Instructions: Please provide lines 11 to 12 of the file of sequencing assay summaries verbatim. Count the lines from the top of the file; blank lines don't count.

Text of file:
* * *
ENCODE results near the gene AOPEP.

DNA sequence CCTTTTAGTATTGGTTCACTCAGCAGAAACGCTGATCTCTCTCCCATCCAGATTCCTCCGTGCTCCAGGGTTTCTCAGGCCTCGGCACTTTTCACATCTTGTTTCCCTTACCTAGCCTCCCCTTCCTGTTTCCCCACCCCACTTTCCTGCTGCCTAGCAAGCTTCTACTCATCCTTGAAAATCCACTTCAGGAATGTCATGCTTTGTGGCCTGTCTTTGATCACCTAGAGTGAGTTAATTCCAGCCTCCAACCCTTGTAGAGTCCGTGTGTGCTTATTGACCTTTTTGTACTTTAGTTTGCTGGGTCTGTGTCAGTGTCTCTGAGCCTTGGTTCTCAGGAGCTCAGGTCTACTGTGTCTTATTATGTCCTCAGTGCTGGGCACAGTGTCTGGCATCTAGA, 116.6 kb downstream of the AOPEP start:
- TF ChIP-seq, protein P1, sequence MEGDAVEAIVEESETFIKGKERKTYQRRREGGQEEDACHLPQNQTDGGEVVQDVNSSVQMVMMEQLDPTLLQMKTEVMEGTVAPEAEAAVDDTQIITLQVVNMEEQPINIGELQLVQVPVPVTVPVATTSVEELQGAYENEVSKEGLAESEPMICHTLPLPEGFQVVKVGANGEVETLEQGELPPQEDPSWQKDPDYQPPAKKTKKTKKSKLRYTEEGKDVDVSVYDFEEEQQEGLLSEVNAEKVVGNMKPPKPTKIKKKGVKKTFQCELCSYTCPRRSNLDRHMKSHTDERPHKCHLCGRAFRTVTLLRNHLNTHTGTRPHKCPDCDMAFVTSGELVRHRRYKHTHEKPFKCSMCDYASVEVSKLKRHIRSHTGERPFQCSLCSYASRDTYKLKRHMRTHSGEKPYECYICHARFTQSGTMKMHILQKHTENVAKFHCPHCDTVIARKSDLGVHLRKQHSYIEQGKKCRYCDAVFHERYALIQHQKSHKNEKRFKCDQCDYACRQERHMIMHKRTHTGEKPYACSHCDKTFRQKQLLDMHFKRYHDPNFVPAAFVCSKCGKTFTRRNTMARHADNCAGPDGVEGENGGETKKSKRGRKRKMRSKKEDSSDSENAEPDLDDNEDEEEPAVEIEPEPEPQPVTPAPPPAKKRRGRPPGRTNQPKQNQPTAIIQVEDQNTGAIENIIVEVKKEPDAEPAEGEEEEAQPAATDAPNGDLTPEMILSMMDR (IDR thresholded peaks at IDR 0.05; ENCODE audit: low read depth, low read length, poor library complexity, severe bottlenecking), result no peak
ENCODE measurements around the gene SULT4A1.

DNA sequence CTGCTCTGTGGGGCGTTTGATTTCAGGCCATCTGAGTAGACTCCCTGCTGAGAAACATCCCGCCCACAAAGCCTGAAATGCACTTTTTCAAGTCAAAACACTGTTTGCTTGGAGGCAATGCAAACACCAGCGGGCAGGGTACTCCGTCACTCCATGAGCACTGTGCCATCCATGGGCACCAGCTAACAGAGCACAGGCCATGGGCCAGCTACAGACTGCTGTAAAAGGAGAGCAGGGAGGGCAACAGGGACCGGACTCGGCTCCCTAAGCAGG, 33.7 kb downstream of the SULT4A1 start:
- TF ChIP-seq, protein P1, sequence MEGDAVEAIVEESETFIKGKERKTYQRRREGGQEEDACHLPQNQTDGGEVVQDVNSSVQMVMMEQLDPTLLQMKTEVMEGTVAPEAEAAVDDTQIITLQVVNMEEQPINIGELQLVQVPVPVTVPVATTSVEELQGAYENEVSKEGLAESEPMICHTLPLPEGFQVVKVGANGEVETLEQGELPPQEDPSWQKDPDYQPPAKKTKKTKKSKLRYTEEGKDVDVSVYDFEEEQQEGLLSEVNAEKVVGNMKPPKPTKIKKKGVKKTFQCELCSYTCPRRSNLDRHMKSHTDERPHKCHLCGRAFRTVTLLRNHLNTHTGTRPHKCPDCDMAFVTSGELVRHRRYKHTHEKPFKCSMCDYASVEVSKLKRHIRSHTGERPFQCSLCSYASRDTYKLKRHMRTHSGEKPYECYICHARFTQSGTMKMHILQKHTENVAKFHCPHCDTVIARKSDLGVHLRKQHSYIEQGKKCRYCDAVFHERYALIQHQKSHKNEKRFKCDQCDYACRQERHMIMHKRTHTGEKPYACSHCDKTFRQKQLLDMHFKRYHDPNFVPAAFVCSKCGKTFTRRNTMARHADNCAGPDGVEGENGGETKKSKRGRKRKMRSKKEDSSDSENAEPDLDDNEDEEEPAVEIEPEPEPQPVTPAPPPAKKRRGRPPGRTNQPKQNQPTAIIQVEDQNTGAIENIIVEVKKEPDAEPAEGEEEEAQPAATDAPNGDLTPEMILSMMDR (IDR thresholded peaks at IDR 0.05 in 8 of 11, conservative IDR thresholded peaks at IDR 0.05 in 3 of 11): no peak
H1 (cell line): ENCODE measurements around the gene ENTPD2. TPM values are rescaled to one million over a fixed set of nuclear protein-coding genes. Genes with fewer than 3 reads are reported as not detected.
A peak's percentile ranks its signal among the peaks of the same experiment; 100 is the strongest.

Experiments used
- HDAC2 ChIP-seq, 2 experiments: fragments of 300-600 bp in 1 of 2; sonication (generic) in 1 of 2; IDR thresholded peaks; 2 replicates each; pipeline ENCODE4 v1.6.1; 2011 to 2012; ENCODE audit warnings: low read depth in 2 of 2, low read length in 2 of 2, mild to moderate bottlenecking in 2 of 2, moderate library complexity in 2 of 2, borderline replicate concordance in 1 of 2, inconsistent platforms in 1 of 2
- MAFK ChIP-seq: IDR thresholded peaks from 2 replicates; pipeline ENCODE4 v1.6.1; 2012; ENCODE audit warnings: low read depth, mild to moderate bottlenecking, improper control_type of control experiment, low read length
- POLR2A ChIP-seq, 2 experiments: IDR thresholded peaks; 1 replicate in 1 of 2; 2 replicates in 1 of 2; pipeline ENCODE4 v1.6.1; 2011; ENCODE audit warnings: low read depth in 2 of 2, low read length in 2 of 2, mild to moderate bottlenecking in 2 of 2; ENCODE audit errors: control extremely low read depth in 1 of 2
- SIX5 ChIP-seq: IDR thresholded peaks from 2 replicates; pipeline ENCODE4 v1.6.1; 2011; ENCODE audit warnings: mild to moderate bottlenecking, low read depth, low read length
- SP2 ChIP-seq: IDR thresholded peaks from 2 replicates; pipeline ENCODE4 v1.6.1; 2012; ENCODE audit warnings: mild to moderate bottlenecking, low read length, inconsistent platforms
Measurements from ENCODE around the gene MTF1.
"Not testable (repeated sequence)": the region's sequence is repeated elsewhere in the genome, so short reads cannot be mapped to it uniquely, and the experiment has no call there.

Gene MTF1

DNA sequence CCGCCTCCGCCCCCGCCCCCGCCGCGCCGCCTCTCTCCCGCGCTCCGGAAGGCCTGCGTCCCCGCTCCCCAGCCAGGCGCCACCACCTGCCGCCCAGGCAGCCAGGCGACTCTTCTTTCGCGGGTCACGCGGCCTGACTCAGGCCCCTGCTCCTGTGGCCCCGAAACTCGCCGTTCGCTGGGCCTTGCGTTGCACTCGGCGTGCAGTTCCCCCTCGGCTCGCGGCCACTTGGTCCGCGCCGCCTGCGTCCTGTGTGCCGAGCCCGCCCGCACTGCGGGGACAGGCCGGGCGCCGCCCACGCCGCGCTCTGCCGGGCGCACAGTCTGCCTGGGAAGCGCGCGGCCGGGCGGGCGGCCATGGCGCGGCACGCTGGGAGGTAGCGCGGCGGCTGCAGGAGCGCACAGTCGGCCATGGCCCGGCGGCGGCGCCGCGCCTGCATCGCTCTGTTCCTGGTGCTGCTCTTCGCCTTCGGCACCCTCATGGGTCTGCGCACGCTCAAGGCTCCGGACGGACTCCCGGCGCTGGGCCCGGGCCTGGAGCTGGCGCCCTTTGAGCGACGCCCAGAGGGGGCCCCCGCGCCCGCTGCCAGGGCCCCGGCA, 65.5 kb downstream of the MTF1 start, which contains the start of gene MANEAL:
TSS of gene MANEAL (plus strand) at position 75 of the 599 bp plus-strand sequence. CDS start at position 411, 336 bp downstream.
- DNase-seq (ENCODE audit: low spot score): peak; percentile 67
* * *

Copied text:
- MAFK ChIP-seq: IDR thresholded peaks from 2 replicates; pipeline ENCODE4 v1.6.1; 2012; ENCODE audit warnings: low read depth, mild to moderate bottlenecking, improper control_type of control experiment, low read length
- POLR2A ChIP-seq, 2 experiments: IDR thresholded peaks; 1 replicate in 1 of 2; 2 replicates in 1 of 2; pipeline ENCODE4 v1.6.1; 2011; ENCODE audit warnings: low read depth in 2 of 2, low read length in 2 of 2, mild to moderate bottlenecking in 2 of 2; ENCODE audit errors: control extremely low read depth in 1 of 2